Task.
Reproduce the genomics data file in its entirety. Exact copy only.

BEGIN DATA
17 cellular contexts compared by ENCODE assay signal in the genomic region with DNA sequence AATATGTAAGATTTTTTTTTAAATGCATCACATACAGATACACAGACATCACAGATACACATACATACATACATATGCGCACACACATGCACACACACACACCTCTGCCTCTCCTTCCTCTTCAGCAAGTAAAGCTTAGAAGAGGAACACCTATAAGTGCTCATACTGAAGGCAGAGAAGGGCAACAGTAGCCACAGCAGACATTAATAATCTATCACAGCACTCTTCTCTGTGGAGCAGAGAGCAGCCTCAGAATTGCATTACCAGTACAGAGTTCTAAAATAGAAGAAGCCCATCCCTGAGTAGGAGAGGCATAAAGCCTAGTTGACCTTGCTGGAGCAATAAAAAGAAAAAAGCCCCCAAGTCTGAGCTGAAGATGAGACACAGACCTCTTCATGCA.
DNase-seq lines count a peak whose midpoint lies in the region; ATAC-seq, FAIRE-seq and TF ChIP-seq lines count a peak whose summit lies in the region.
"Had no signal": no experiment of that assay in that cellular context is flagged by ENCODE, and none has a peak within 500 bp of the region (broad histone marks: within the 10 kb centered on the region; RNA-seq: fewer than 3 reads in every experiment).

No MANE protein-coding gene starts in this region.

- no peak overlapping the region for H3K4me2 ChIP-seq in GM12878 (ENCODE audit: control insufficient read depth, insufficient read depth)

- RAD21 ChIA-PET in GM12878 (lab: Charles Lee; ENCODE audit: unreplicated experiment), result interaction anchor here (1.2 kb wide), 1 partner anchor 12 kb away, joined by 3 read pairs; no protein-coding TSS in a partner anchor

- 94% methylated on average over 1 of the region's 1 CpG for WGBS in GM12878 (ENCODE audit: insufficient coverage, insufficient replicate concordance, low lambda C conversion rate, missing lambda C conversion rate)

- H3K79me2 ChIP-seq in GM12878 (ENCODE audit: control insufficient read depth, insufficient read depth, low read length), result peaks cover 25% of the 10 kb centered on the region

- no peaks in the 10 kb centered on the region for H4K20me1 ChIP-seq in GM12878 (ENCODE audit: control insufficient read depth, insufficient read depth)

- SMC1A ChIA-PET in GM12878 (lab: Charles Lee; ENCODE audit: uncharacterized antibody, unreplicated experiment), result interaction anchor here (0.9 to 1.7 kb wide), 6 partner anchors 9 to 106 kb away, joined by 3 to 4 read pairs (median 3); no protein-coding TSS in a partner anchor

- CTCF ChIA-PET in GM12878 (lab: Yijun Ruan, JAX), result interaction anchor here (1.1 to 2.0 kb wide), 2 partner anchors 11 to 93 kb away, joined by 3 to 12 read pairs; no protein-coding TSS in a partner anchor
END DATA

17 cellular contexts compared by ENCODE assay signal in the genomic region with DNA sequence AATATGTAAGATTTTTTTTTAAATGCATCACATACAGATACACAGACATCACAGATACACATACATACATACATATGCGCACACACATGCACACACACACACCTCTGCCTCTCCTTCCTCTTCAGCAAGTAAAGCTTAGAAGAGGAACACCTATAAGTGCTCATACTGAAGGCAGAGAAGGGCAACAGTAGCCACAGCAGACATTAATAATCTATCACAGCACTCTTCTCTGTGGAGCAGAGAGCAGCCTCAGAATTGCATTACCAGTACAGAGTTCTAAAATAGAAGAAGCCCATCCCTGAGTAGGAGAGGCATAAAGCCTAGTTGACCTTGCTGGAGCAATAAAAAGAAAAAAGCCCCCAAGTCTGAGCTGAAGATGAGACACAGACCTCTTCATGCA.
DNase-seq lines count a peak whose midpoint lies in the region; ATAC-seq, FAIRE-seq and TF ChIP-seq lines count a peak whose summit lies in the region.
"Had no signal": no experiment of that assay in that cellular context is flagged by ENCODE, and none has a peak within 500 bp of the region (broad histone marks: within the 10 kb centered on the region; RNA-seq: fewer than 3 reads in every experiment).

No MANE protein-coding gene starts in this region.

- no peak overlapping the region for H3K4me2 ChIP-seq in GM12878 (ENCODE audit: control insufficient read depth, insufficient read depth)

- RAD21 ChIA-PET in GM12878 (lab: Charles Lee; ENCODE audit: unreplicated experiment), result interaction anchor here (1.2 kb wide), 1 partner anchor 12 kb away, joined by 3 read pairs; no protein-coding TSS in a partner anchor

- 94% methylated on average over 1 of the region's 1 CpG for WGBS in GM12878 (ENCODE audit: insufficient coverage, insufficient replicate concordance, low lambda C conversion rate, missing lambda C conversion rate)

- H3K79me2 ChIP-seq in GM12878 (ENCODE audit: control insufficient read depth, insufficient read depth, low read length), result peaks cover 25% of the 10 kb centered on the region

- no peaks in the 10 kb centered on the region for H4K20me1 ChIP-seq in GM12878 (ENCODE audit: control insufficient read depth, insufficient read depth)

- SMC1A ChIA-PET in GM12878 (lab: Charles Lee; ENCODE audit: uncharacterized antibody, unreplicated experiment), result interaction anchor here (0.9 to 1.7 kb wide), 6 partner anchors 9 to 106 kb away, joined by 3 to 4 read pairs (median 3); no protein-coding TSS in a partner anchor

- CTCF ChIA-PET in GM12878 (lab: Yijun Ruan, JAX), result interaction anchor here (1.1 to 2.0 kb wide), 2 partner anchors 11 to 93 kb away, joined by 3 to 12 read pairs; no protein-coding TSS in a partner anchor